Tonight sees the return of Mad Men and everyone's favourite ad agency led by creative director and complex anti hero Don Draper.
With viewing figures in the US and UK reaching record levels, it's not difficult to see the nostalgic appeal of Mad Men's visually authentic depiction of 1960s life in the upper east side of Manhattan.
All the characters smoke, a fully stocked drinks cabinet can be found in every office and each of the characters looks as though they've been cut straight out of a vintage copy of Life magazine.
For many fans, one of the real triumphs of the show has been this startling attention to detail. It's a detail found in the furniture, fashion and dialogue of the time and remains consistent throughout.
Collectibles from the show have already started to gain attention from collectors. August 2010 saw a special charity auction on eBay of furniture and costumes used during the show's first three series.
One highlight was a 1960s drinks bar that featured prominently in the offices of ad agency "Cooper Sterling," most commonly during morning meetings. The piece sold for £2,120 ($3,250), having received an impressive 44 bids.
Journalist Doug Larson once described nostalgia in the following terms:
"Nostalgia is a file that removes the rough edges from the good old days"
For collectors, nostalgia can play a huge part in an investment. Whether it's a sports collectible from your childhood or simply a poster of your favourite film, these collectibles serve as reminders of a hazy, forgotten era when life seemed simpler and somehow better.
And with Mad Men effectively replicating the feel of the 1960s on screen, many collectors could soon be looking towards an investment in the real collectibles of the era.
With around 90,000 UK and US retirees emerging every week with high levels of disposable income, the show could soon become a nostalgic tool to motivate investment in the interests of their youth.
For now the good news is there's never been a better time to consider investing.
Take classic cars like Don Draper's 1962 Cadillac Coupe de Ville for instance. According to NADA price guide data, a mint condition version of the car would retail today at £9,300 ($14,280), having originally been sold at £3,480 ($5,340) back in the 1960s.
Renewed interest in this model could see this price double over the next decade, as fans look to replicate their favourite show.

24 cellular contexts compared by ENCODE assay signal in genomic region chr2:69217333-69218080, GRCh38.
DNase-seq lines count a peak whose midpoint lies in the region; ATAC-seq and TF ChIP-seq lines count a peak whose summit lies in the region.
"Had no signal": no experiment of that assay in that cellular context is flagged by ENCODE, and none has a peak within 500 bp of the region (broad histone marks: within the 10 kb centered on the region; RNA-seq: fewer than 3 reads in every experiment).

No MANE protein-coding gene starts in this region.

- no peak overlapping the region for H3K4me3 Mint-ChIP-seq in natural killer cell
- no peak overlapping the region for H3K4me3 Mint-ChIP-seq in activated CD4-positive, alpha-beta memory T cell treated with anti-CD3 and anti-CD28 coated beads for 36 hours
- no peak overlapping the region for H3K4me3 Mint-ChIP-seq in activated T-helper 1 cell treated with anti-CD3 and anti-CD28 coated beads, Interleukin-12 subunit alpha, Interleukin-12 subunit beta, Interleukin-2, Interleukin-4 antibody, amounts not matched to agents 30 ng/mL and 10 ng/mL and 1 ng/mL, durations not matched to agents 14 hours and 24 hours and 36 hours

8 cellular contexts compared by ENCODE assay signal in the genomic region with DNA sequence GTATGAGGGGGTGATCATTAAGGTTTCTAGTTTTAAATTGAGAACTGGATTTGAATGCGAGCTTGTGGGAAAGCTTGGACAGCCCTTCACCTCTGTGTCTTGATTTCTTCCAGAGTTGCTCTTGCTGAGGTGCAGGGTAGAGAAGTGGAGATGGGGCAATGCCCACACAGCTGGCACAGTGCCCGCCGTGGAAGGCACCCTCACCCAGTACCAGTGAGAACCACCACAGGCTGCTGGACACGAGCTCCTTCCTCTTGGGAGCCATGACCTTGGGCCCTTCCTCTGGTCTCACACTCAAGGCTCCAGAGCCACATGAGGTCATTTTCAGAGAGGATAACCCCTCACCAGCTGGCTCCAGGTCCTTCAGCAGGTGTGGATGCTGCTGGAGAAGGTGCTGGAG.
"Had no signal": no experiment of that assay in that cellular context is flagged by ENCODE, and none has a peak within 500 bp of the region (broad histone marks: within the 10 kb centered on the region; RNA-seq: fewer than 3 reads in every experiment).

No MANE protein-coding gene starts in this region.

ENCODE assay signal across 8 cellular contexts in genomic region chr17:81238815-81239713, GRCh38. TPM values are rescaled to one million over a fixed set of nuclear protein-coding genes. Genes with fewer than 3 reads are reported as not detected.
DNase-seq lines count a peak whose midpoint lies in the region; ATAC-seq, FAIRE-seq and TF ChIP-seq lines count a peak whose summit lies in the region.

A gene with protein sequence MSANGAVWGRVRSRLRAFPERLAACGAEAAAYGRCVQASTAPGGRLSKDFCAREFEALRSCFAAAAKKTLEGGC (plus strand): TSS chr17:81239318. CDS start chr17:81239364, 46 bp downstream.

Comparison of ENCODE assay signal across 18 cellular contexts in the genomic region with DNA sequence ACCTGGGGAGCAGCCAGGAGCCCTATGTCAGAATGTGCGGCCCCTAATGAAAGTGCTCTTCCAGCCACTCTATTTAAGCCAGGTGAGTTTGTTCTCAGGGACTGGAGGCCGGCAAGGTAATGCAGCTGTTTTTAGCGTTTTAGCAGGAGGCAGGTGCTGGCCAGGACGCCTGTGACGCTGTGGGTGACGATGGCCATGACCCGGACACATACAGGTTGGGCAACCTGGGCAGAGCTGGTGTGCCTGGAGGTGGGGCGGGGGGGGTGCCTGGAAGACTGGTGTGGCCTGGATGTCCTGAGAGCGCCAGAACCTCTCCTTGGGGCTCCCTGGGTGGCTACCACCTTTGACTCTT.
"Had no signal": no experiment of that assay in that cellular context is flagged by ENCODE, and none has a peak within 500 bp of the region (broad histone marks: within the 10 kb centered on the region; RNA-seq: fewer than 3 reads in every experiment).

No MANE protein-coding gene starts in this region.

It wouldn't be the first time either, with one recent auction recording the sale of the famous blue 'Dharma Initiative' van that featured prominently in ABC's Lost.
The difference here being that these cars are easier to find, have a history of good returns on an investment and offer a higher quality drive to their owner.
Other classic cars from America continue to lead the way in the market with 1960s models in particular offering fruitful returns.
A 1963 Chevrolet Corvette C2 was launched with a price of £3,323 ($4,950). Today, a top of the range model is worth £42,500 ($65,250).
One critically acclaimed episode centred on the reactions of the character at home, to the unfolding events of President John F. Kennedy's assassination.
On the current market, JFK memorabilia is already witnessing astonishing prices at auction.
In December 2009, Jack Ruby's famous hat sold for £35,180 ($54,000). Whilst currently on the market, signed documents from Kennedy are for sale at £2,750 ($4,220).
The death of Marilyn Monroe also featured in an early episode of the programme.
Monroe remains one of the most sought after figures amongst memorabilia investors, with one collector paying £16,300 ($25,000) for an x-ray of her chest. The sale was all the more astonishing given that it was 20 times
Today, fans can still find classic pieces like a black mesh bra, belonging to Monroe for £9,500 ($15,675).
And as the series progresses, collectors investing in 1960s American collectibles may consider nostalgic pieces from later in the decade.
With the show currently set in 1965, it's not inconceivable to think that the Apollo 11 moon landings of 1969 could feature at some point. The current world record price for Apollo 11 memorabilia is set at £212,000 for a celestial space chart.
Today, a set of three photographs signed by Neil Armstrong, Michael Collins and Buzz Aldrin are worth £6,500 ($10,725). In a few years time, these nostalgic investments are likely to see greater returns, especially if featured on a weekly primetime US drama series.
The most important thing to remember is that much of the nostalgic effect of Mad Men is coming retrospectively. DVD sales and word of mouth has seen interest soar over the past few years. In just four series, viewing figures have increased 224%.
As such, an investment in nostalgic 1960s American collectibles at the current entry level prices could have you pouring a scotch in celebration. Just make sure it's not too early in the day. It's not the '60s anymore.
- Learn how you can get pleasure and profit from 1960s memorabilia
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